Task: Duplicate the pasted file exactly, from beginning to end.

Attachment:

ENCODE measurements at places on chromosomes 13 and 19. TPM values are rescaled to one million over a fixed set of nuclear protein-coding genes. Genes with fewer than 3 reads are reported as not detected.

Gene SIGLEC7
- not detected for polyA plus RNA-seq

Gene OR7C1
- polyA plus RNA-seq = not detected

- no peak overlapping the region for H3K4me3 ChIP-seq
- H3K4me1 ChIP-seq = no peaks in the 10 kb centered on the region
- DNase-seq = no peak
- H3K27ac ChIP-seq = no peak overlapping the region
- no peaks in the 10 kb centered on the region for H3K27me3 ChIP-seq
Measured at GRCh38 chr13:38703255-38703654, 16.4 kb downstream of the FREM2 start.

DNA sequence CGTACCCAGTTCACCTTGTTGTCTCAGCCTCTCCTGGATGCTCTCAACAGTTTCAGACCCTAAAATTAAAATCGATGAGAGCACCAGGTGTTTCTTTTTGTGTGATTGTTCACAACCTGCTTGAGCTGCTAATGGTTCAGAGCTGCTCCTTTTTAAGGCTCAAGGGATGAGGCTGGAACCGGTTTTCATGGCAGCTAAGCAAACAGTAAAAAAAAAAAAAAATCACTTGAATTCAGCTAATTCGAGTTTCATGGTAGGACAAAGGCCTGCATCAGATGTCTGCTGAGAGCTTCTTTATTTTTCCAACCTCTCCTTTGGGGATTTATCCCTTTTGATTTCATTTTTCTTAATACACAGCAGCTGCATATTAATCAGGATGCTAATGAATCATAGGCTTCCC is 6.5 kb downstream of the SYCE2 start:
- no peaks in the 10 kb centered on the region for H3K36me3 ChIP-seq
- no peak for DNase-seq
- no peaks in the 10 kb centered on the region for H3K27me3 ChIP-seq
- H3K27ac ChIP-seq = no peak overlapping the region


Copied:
ENCODE measurements at places on chromosomes 13 and 19. TPM values are rescaled to one million over a fixed set of nuclear protein-coding genes. Genes with fewer than 3 reads are reported as not detected.

Gene SIGLEC7
- not detected for polyA plus RNA-seq

Gene OR7C1
- polyA plus RNA-seq = not detected

- no peak overlapping the region for H3K4me3 ChIP-seq
- H3K4me1 ChIP-seq = no peaks in the 10 kb centered on the region
- DNase-seq = no peak
- H3K27ac ChIP-seq = no peak overlapping the region
- no peaks in the 10 kb centered on the region for H3K27me3 ChIP-seq
Measured at GRCh38 chr13:38703255-38703654, 16.4 kb downstream of the FREM2 start.

DNA sequence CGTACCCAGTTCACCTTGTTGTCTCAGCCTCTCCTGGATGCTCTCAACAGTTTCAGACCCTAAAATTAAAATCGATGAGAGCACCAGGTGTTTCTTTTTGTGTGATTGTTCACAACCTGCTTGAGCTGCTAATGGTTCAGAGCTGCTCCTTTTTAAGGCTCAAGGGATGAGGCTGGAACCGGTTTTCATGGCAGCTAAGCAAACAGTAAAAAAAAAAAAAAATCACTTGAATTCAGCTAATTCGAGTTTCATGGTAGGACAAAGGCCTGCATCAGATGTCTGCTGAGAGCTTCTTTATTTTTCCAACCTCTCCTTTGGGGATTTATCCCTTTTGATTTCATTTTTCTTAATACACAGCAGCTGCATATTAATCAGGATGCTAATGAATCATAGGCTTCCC is 6.5 kb downstream of the SYCE2 start:
- no peaks in the 10 kb centered on the region for H3K36me3 ChIP-seq
- no peak for DNase-seq
- no peaks in the 10 kb centered on the region for H3K27me3 ChIP-seq
- H3K27ac ChIP-seq = no peak overlapping the region